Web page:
Examining polarizing issues, an obvious problem for American society is gun violence and mass shootings. The recent Parkland shooting illustrates the communication breakdown better than any event in recent memory. While the details do not necessarily matter in this context, what is important is the political slights that both sides engaged in. The feces flinging consisted of Dems consoling families along with attacks upon the 2nd Amendment, strong prohibitive suggestions of gun control, the skewing of firearm-related violent crime statistics, and a general panic surrounding the nature of guns; all the while conservatives and Republicans committing common fallacious arguments that the political Right never fail to touch upon: mainly the false equivalencies between gun-death stats with other forms of “fill in the blank kills more people a year than guns, ban these also,” along with attacking the character of the victims involved as either crisis actors or the fact that their age makes them ignorant to the issue at hand and/or disqualified to suggest any solution.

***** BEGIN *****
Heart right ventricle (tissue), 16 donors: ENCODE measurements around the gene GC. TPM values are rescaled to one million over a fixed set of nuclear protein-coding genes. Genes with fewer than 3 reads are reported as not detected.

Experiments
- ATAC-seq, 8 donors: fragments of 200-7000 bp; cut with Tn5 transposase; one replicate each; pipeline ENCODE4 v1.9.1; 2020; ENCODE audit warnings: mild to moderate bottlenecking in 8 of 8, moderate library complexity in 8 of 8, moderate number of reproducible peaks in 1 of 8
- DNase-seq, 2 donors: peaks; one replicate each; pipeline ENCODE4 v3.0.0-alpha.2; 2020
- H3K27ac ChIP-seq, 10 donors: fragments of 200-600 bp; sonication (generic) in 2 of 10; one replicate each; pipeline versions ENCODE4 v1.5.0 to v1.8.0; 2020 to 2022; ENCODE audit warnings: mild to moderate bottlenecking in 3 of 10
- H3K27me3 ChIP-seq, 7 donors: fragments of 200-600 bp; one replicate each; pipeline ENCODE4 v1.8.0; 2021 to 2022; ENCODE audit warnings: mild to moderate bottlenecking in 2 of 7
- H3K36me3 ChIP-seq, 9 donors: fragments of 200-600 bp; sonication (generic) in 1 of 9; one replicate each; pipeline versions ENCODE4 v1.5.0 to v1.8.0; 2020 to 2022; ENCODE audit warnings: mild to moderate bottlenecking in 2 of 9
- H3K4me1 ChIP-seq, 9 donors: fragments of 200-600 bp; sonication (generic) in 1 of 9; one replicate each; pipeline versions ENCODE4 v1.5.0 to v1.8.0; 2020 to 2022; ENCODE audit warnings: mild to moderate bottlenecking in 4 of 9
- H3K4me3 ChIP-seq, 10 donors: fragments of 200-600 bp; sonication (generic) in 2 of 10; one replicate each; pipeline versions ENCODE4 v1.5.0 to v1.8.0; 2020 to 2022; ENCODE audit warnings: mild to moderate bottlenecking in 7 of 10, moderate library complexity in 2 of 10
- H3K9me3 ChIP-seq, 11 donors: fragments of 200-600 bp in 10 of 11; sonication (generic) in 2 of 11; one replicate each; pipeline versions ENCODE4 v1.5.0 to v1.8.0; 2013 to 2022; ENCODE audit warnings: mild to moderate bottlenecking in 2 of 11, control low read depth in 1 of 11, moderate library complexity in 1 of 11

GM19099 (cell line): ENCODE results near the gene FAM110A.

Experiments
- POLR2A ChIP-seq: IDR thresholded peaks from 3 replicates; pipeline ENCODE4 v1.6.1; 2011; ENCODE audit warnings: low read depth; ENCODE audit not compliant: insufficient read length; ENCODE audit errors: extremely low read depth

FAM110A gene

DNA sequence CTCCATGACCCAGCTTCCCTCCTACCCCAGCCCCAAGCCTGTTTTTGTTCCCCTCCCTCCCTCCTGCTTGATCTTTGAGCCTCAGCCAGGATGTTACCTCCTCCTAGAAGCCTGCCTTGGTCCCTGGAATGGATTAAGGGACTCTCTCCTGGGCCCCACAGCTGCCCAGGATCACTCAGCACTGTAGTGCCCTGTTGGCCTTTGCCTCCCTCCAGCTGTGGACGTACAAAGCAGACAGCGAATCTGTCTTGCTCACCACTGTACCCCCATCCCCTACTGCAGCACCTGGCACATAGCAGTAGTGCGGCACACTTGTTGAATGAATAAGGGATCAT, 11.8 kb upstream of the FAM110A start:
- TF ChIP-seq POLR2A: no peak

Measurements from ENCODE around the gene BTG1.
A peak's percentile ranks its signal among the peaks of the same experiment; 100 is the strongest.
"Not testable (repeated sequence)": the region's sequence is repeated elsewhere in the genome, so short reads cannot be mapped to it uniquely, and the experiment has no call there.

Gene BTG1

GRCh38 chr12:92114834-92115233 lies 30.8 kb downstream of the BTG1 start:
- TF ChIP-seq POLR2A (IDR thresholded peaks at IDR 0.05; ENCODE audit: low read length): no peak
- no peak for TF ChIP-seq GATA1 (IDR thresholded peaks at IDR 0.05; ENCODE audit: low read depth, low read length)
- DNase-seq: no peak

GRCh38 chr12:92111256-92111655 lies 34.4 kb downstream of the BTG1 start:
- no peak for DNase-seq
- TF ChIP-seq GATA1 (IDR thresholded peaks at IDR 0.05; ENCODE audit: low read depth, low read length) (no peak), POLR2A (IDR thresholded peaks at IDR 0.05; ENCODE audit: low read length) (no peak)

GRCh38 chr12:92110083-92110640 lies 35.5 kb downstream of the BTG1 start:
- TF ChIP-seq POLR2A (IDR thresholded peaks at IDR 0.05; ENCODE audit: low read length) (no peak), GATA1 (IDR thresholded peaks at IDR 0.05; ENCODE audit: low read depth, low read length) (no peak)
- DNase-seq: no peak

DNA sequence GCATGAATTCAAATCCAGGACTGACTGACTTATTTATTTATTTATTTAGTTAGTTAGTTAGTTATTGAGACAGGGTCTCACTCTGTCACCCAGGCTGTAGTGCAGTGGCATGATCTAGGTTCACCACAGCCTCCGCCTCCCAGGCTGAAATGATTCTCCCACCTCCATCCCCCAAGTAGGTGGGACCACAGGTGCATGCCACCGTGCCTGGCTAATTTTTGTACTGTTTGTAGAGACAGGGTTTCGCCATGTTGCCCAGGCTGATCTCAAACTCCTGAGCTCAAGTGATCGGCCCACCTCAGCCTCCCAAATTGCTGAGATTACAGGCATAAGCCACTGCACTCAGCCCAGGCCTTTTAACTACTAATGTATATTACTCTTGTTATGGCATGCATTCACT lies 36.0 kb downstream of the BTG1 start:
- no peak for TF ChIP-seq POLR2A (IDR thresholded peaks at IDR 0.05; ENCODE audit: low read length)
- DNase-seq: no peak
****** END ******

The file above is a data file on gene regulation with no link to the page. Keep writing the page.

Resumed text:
Getting into specifics, in a February interview on MSNBC, Parkland shooting survivor David Hogg commented on how Trump, Republicans and the NRA support arming teachers. The idea being that in the event that an armed gunman opened fire on school grounds, teachers in their classroom would at the very least be able to protect their students. Whether or not you think that is a good idea, what Hogg got wrong was the claim that the State would pay for those concealed weapons over raising teachers salaries. No one on the Right has realistically suggested this. If anything, it would be a purely voluntary basis. Furthermore, he makes the somewhat controversial claim that one should not be able to own an AR-15 [style weapon] if one is mentally ill. Not that mental illness shouldn’t be a factor in background checks when purchasing a firearm, but mental illness is a vacuous phrase. Just touching on the philosophical territory of citizenship and individual rights of Americans, to say that a group of people are to be denied a constitutional right just because of a predisposition they have no control over needs to be reevaluated. Mental illness is a broad and vast umbrella of conditions ranging from obsessive compulsive disorder, anxiety, depression, schizophrenia, and attention hyperactivity deficit disorder. To say those are all equivalent is the kind of identity politics the Left cannot help but to continue to fall into.